The world's population has grown more in the past 50 years than it has grown in the total history of humankind. Yesterday, the United Nations marked this phenomenon by declaring that the world's population has surpassed 6 billion people. And that number is rapidly increasing.

Every 12 to 13 years, another billion people are added to the population, almost all of them in developing countries. More than 1 billion people are between 15 and 24 years of age, and they belong to the largest generation ever to grace the Earth. They are the largest group entering reproductive age ever, and the choices they make about family planning and contraception will have enormous impact not only on population but also on every aspect of the environment affected by population. The United Nations has projected that the Earth's population could be 7 billion, 9 billion or 11 billion in 50 years, depending on the decisions made now by this generation of young people. There are another 2 billion young people in the generation right behind them.

We don't have a lot of room for growth. The world's water supply remains constant, but per-capita water consumption is rising twice as fast as world population. At least 300 million people now live in areas that have severe water shortages. The world's forests have shrunk from 11.4 to 7.3 square kilometers per 1,000 people since 1970. The loss is concentrated in developing countries, which are exporting forest products to meet the demand for wood and paper in the industrialized world. A 1998 U.N. report on development found that over the past 50 years, 12 percent of the planet's soil has been severely degraded. That totals up to nearly 2 billion hectares, the combined size of China and India. Water shortages, soil depletion and destruction of forests all lead to famines, instability and wars.

Fertility rates are declining, thanks to the international family planning programs. The United Nations has estimated that the percentage of married couples using contraception in developing countries has risen from 10 percent in the '60s to 55 percent last year, and the fertility rate has dropped from six births per woman to three. Family planning programs are providing contraceptive choices and are reaching many more people in rural areas. They are providing counseling and instruction, and often are the only source of women's health care.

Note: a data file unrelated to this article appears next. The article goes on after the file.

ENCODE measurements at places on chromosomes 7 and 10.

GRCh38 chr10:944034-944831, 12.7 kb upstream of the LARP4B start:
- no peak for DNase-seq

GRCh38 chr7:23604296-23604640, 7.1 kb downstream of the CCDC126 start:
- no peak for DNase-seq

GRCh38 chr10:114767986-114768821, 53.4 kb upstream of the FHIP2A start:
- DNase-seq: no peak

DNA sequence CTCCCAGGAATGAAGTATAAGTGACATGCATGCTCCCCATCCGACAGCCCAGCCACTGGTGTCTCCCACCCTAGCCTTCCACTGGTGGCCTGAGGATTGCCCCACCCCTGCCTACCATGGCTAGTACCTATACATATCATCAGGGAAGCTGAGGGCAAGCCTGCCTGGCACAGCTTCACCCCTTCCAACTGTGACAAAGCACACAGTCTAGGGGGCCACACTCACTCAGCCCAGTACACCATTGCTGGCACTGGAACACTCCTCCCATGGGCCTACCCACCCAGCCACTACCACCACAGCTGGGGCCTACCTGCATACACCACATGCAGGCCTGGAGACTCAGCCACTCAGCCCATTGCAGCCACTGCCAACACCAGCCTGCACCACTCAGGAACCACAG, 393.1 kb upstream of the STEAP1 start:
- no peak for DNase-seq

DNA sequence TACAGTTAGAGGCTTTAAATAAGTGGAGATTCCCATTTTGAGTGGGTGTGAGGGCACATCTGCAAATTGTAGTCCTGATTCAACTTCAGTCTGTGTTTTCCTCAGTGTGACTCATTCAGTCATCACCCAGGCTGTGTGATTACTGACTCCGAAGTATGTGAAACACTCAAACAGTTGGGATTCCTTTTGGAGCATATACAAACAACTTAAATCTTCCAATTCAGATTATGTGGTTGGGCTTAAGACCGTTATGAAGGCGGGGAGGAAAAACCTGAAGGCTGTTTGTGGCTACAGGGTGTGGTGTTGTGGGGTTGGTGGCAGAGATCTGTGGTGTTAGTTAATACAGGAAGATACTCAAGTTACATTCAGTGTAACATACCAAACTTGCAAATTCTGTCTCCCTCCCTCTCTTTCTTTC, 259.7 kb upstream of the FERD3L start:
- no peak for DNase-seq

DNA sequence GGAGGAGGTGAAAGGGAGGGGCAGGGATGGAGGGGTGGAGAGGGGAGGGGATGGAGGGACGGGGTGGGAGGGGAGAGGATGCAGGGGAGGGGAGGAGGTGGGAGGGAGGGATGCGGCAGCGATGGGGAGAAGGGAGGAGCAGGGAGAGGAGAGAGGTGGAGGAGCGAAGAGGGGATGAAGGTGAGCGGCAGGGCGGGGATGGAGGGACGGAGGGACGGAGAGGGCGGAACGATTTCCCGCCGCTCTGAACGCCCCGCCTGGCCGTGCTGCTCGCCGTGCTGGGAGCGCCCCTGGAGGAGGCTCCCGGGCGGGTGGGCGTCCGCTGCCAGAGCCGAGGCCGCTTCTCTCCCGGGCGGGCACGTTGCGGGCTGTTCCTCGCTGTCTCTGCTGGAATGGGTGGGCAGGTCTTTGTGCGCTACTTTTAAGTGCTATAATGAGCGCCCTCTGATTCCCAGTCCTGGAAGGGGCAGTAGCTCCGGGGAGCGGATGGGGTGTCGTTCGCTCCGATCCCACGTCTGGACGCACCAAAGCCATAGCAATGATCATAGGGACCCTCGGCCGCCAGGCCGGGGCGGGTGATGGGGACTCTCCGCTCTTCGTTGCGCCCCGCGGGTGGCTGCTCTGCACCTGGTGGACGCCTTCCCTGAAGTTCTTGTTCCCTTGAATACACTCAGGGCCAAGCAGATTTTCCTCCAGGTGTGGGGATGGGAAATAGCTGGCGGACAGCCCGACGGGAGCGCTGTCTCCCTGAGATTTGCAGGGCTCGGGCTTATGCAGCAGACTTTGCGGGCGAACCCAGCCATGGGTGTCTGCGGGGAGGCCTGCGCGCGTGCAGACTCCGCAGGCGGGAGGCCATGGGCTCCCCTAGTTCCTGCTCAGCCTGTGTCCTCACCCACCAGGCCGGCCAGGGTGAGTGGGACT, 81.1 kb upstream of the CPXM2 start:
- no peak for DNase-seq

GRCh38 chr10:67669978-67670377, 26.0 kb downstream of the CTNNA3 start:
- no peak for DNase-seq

But population is still growing by 78 million a year. A Population Reports study by the Johns Hopkins University School of Public Health in 1996 found that more than 100 million married women of reproductive age in developing countries want to avoid or postpone childbearing but are not using contraception.

The need to provide reproductive health care was a centerpiece of the U.N. International Conference on Population and Development in Cairo in 1994. Representatives of 174 countries agreed to improve reproductive health care. They agreed to contribute $17 billion each year, with donor countries providing one-third of that and developing countries providing two-thirds. Few countries have lived up to their commitment. The U.N. Population Fund estimates that failure to meet the Cairo funding goals has resulted in 42 million unintended pregnancies, 17 million induced abortions and 99,000 maternal deaths each year.

The Cairo consensus was endorsed again by these countries this year, with a call to the developing countries to take more effective steps to improve reproductive health care and to cut the unmet need for family planning in half by 2005. At the same time, they urged donor countries to reverse the trend of declining funding for reproductive health care.

That's where the United States comes in and where the world has been paying a stiff price for having a bunch of anti-abortion Republican knuckleheads running Congress. In 1985, the United States gave the U.N. Population Fund $45 million. That was cut back to $25 million and then eliminated in protest of China's one-child policy and coerced abortions. That $25 million was restored this summer by Congress, one of the few victories in recent years for family planning advocates. But it's still a far cry from $45 million 15 years ago. By contrast, Japan now contributes $59 million.

Donor countries had pledged to spend $5.7 billion a year on family planning programs. They have given $1.4 billion. Despite the funding shortfall, family planning programs have been a success in many countries. So have programs that empower girls and women to take control of their reproductive destinies and that encourage girls' education, which is directly linked to later marriage and childbirth. Iran, a Muslim theocracy, has had one of the most successful programs, offering free contraception to married couples. Contraception use has gone from 26 percent in 1979 to 75 percent today.

Family planning programs work. They reduce the number of abortions by reducing unwanted pregnancies. Hacking away at these programs is one of the most villainous legacies of the Republicans in Congress and one that has received the least amount of attention. But access to family planning programs in the most remote countries in the world will ultimately affect all of us and have a tremendous impact on our ability to shepherd the planet. All 6 billion of us are in this together, as never before.